Sierra Leone is a small open economy (SOE) that participates in international economic transactions.  Accordingly, we are open to investors all over the world.  Investors paying $200,000 just to see the plan of the bridge last week must be very serious-minded dudes.  What this means is that the only thing that is going to stop the Lungi bridge from being constructed is if the investors that paid that exorbitant sum of money refuse to bring their money bags to start work. But no amount of resentment or criticisms from the opponents of the government will stop the project.  Let's realize that we are not talking about government money.  It is private money.  Investors will always invest where they will have more bang for their money,.

Bra, there is a saying that money talks in the world that we live in .  Accordingly, money regulates life. From what I hear, construction will start in September of this year.  Since we are a democracy, those against the project and who want Sierra Leone to stay a primitive society with a tendency to abdicate its responsibilities to its citizens are free to demonstrate against the project.  But those of us who support the idea of an emerging modern society in Sierra Leone capable of achieving high growth rates and of being competitive internationally will pray that the government succeeds.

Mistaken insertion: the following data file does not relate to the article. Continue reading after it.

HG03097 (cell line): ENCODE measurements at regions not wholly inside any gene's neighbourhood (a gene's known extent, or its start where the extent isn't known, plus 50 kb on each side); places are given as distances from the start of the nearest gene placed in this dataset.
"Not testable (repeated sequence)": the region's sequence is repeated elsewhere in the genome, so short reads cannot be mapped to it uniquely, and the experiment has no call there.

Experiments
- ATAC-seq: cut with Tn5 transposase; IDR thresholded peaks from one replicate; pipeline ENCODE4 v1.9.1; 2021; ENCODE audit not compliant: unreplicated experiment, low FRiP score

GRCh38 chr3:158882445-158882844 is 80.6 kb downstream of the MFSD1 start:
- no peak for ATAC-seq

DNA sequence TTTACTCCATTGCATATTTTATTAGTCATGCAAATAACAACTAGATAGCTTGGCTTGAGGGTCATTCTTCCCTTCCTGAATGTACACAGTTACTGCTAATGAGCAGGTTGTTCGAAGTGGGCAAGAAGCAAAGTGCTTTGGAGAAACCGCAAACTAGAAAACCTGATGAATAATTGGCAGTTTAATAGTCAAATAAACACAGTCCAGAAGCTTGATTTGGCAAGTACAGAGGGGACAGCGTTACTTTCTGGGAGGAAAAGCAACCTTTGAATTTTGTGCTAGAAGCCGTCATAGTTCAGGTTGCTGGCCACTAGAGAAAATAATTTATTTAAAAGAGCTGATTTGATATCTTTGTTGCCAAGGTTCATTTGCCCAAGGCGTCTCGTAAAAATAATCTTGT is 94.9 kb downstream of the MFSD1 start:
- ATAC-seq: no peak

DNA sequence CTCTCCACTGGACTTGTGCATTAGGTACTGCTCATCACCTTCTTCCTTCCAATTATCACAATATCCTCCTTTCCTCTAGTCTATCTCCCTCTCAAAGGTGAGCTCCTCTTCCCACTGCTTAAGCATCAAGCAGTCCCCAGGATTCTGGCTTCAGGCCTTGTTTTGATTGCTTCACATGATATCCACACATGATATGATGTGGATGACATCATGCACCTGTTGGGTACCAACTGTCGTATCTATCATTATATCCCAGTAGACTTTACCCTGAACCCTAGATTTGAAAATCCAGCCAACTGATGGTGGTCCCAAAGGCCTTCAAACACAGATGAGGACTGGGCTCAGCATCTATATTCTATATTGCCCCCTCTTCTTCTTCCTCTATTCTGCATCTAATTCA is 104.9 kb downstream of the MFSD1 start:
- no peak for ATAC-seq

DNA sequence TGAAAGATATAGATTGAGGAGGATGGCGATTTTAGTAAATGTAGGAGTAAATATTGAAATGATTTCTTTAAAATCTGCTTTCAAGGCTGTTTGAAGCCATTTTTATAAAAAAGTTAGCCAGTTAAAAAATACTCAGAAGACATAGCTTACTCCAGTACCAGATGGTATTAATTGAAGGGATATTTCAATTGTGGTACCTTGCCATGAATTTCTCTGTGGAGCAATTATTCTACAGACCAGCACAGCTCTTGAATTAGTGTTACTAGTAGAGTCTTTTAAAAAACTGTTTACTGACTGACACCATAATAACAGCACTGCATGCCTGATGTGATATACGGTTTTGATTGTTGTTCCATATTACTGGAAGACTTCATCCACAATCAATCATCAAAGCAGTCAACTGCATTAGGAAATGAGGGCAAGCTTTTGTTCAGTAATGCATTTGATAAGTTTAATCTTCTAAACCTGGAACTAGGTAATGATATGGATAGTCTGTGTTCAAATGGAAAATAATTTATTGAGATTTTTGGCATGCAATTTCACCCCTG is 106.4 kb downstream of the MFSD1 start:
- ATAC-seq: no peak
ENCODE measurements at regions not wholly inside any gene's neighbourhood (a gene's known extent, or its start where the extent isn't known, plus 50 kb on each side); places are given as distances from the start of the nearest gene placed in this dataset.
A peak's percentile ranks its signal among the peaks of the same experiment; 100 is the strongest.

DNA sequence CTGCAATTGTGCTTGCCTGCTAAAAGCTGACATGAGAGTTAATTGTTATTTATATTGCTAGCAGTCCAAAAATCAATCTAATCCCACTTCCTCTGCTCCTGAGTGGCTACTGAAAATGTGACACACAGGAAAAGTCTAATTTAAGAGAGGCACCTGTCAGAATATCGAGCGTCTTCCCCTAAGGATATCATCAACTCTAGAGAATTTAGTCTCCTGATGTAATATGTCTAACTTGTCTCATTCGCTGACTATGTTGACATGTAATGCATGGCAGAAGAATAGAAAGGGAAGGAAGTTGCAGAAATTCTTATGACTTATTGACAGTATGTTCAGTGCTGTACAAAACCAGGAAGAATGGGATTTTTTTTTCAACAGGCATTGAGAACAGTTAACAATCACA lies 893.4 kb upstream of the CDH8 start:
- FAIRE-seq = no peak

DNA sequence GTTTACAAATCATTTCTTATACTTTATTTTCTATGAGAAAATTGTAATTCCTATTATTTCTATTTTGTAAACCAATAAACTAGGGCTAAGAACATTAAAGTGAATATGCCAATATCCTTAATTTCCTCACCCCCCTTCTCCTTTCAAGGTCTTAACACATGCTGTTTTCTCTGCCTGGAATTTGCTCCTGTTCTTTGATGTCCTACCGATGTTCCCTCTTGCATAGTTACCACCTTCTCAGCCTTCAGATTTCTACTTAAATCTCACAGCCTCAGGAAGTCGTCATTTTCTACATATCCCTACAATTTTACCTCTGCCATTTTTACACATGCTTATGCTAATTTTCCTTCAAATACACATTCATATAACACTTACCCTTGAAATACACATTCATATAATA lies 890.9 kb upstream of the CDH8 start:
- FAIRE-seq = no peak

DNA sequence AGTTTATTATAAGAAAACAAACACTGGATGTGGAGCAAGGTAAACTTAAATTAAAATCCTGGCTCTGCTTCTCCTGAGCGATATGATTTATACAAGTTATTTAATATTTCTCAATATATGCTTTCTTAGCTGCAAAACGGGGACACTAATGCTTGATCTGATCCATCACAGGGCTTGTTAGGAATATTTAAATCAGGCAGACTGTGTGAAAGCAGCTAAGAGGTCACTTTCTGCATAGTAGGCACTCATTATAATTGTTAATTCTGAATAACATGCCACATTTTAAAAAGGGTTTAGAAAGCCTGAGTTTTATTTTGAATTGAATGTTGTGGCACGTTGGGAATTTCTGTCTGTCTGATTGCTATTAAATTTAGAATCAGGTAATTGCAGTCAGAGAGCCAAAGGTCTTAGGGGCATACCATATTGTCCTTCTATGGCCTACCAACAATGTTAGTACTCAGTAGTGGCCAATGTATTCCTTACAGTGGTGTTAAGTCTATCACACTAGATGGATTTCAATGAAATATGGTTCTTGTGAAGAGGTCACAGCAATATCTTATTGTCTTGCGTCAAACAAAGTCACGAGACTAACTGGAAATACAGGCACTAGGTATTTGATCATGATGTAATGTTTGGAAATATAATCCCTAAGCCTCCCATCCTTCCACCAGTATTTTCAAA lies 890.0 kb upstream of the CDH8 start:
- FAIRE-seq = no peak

KL
Reply with quote  #45 
Bossman, I said nothing against the presenter only the poor quality of the power point. As a matter of fact I made it clear that I depended on him more than the power point. 

"What this means is that the
only thing that is going to stop
the Lungi bridge from being
constructed is if the investors
that paid that exorbitant sum of
money refuse to bring their money
bags to start work"

YOU GOT IT!!!
This is exactly or close to it that myself and others are concerned about when we stated that there is not enough vehicle or passenger traffic for investors yield profit in twenty years if my memory serves me well. I will be one happy Sierra Leonean if this goes through but I have my doubts. 
Political Scientist
Reply with quote  #46